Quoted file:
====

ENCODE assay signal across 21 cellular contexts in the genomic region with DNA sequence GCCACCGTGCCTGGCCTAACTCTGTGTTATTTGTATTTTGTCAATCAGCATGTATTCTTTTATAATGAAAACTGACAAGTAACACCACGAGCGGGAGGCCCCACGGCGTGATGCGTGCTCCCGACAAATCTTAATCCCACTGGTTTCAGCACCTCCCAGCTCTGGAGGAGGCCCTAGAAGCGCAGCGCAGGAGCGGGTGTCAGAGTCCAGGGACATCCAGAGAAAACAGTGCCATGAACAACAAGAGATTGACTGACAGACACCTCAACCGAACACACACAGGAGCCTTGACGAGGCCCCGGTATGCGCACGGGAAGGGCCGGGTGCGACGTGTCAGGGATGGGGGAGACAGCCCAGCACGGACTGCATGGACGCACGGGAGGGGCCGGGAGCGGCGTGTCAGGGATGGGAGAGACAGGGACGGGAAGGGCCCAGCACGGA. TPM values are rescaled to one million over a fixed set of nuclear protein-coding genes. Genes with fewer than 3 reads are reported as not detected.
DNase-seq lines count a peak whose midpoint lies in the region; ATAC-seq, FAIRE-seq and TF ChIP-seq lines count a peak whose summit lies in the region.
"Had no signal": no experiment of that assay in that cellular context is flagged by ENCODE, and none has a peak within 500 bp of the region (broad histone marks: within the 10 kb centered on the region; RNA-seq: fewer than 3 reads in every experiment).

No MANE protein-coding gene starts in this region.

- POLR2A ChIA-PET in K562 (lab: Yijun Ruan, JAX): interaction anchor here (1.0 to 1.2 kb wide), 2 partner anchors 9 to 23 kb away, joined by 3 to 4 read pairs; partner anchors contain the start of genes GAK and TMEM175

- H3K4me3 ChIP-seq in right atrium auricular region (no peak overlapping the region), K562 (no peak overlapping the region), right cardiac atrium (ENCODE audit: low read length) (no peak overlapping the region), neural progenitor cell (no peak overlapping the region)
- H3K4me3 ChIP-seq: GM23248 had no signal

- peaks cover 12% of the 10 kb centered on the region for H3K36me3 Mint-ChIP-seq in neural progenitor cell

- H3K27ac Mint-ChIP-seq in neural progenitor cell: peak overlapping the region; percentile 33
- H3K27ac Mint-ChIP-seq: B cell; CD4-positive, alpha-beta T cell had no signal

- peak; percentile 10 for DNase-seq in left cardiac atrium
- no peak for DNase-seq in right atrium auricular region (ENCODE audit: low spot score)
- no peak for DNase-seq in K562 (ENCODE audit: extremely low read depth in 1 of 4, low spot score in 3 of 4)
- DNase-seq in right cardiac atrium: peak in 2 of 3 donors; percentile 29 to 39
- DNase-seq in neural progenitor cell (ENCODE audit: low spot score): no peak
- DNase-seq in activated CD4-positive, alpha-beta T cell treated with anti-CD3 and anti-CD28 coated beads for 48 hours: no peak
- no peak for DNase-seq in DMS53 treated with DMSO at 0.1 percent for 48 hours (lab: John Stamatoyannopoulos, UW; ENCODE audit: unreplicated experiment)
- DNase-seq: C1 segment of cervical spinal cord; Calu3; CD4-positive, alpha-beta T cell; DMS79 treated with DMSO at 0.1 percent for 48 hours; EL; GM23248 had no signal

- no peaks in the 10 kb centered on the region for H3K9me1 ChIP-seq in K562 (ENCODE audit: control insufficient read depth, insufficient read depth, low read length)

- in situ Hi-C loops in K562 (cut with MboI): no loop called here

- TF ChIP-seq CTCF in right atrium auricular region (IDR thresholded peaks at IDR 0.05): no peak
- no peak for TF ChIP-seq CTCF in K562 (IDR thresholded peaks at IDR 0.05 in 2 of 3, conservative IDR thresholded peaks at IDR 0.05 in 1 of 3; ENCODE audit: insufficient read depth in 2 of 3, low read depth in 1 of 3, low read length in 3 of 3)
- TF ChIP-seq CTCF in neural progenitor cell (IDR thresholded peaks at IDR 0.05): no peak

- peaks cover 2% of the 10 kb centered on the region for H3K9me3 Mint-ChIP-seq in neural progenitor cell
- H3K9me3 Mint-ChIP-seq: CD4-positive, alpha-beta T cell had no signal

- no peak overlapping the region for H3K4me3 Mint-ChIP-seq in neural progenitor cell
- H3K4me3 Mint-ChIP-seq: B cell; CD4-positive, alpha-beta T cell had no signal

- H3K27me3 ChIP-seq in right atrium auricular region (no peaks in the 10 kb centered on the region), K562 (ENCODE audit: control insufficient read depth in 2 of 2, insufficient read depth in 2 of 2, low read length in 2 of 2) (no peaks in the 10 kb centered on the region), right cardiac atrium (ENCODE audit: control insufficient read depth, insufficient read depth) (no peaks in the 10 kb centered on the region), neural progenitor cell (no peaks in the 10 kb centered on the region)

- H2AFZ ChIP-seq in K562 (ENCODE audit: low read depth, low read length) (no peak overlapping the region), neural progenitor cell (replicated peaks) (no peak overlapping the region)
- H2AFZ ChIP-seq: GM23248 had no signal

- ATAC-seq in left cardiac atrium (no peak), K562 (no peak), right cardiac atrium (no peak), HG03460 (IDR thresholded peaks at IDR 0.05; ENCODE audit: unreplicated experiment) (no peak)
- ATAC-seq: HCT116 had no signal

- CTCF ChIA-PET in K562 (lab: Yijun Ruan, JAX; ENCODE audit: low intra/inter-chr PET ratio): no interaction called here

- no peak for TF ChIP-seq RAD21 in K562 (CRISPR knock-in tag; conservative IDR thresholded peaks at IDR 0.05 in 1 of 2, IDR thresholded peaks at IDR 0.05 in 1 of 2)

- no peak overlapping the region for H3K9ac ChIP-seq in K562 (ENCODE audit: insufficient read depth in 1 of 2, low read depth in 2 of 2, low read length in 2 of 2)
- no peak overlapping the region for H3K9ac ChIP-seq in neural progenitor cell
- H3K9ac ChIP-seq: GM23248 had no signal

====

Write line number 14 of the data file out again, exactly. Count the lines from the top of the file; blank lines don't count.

- DNase-seq in right cardiac atrium: peak in 2 of 3 donors; percentile 29 to 39